Sometimes I sense that IT people use complex terminology to hide their own shortcomings in understanding the business needs and also from time to time, their ability to actually manage the systems installed in the most beneficial way from a business perspective.

As long as non-IT departments don't depend on IT for their core business this is manageable and everything is kind of peaceful, but as soon as dependencies start to really show so does the problems. When business start to question the actual cost and efficiency provided by IT, words like "It's Complicated" isn't good enough any more.

Starting back in the late 1990s Microsoft released Active Directory to provide an enhanced capability not only to manage larger but also more complex environments, giving us "geeks" the possibilities to start "integrating" surrounding systems using industry-standard LDAP (Lightweight Directory Access Protocol).

In the early 2000s corrupted business people caused us to add controls and regulations into our financial systems and since all those systems already by that point in time was digitalized, the effect on IT in general was to straighten up and add more security and the capabilities of auditing and tracing all changes to financial systems and their transactions.

Starting around 2005 we realized we had so many IT-systems causing our users spending a huge amount of time just trying to authenticate to different systems before even being able to perform their actual work, initiating the Identity Integration boom to kick off for real.

Add to this Virtualization, Cloud Services and full blown Identity Management solutions hitting us during the last 5-6 years and the conclusion is clear, we have gone from "IT-simplicity" using a few interconnected systems to "Business-simplicity" using a huge amount of semi-interconnected systems  causing "IT-complexity".

Here we stand today, with an even bigger need of communication between IT-department and the other departments like HR, Economy, Sales and various Production units. Now we have also reached a new level of IT maturity within the non IT-departments on most of the companies, making the phrase "It's Complicated" an obsolete answer when communicating between IT Admins and Business.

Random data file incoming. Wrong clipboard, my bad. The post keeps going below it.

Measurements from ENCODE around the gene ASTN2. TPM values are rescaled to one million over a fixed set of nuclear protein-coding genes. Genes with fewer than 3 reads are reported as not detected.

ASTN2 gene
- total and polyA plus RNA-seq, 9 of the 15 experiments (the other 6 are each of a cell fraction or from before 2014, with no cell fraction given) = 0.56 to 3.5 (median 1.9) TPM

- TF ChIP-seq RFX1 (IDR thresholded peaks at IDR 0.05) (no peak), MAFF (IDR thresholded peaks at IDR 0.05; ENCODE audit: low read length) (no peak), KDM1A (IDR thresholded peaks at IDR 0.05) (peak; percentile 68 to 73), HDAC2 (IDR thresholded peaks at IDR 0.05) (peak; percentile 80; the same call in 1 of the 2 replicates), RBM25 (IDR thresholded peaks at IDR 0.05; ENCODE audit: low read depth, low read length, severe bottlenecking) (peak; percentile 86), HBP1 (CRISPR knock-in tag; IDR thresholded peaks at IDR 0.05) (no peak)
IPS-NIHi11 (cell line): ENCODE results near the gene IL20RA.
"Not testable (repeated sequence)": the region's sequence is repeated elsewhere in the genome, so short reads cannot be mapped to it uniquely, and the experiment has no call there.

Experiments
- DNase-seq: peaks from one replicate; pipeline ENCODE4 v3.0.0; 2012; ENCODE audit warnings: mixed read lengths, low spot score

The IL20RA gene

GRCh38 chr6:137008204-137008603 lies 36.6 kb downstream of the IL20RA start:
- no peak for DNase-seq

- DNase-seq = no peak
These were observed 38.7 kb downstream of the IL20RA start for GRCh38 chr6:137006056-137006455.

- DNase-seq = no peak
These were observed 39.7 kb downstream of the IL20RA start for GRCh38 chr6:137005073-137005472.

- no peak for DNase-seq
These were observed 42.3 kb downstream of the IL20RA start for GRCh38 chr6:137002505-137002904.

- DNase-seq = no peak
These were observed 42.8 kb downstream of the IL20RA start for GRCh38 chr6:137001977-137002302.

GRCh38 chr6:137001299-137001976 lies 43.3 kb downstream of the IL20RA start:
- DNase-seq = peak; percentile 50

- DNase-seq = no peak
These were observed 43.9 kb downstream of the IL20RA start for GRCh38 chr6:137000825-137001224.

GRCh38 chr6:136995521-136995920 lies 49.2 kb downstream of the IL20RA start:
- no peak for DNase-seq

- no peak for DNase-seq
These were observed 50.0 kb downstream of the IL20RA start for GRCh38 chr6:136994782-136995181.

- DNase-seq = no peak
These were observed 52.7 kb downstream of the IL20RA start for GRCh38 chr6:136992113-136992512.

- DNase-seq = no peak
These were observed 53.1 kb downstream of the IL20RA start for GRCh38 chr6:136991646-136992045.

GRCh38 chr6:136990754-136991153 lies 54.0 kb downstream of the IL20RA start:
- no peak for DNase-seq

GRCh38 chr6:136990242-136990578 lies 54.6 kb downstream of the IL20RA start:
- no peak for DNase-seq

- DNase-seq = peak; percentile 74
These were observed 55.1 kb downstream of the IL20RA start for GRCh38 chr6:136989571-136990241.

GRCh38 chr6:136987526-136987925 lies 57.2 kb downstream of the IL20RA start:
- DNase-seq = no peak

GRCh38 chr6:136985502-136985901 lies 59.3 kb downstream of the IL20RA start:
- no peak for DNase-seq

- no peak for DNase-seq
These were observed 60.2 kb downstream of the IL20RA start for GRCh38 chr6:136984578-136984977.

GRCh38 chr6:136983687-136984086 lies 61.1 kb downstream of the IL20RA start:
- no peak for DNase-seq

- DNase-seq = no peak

In this Blog Series I will provide my view on how you could move away from a non-managed AD with gaps in Compliance and lack of simplicity in Management of multiple Authentication Services and into a system interconnecting all your business systems with the heart of your infrastructure, Active Directory.

The series will contain the following parts with a lot of separate posts on every topic:
1. Cleaning up and stabilizing your existing Active Directory
2. Disaster Recovery planning and Resilience
3. Adding Compliance and Security
4. Connecting External Systems and Directories to Active Directory
5. Identity Management beyond the New User Portal

Stay tuned, enjoy and remember: A fool with a tool is still a fool.

tisdag 14 maj 2013

Active Directory - Keep it Simple

During my years working with Active Directory based solutions, I've been thrilled by the way companies tend to make it more complicated then necessary. When Microsoft introduced the new way of organizing a Windows Domain using Organisational Units (OU), Trees and Forests back in the late nineties, everyone went berserk in their struggles to become the most creative designer, without really listening to the Mantra: Keep it simple....

Today, fifteen years later, we have to face the consequences and clean the mess, leading to endless amounts of CleanUp projects and Migration Projects, often initiated as "Missions of Mercy", to save what is savable before the final crash.

Having taken part of quite a few of those projects during the last 4-5 years, I have once again had to put up with the creative people, that suddenly have popped up from their crypts again, just waiting to create yet another AD bubble that will burst in a few years.

I will give you a few advises from my experiences so far on how to avoid this situation again (and by the way, this is only my strictly personal perspective), or at least ease the pain.

1. Most likely ONE single Active Directory Domain will cover all your needs today and tomorrow.

2. Think administrative delegation not organization when building the domain/OU structure.

3. Make sure the Governance Model is in place, before running DCPROMO.

4. ADFS, ADRMS, RODC, PKI, DFS, DNSSEC etc...are not only cool terms or features, use them and use them correctly.

5. The Schema is not full of Attribute classes for no reason, make sure you use the attributes provided in a meaningful way, this is your future connection to surrounding systems.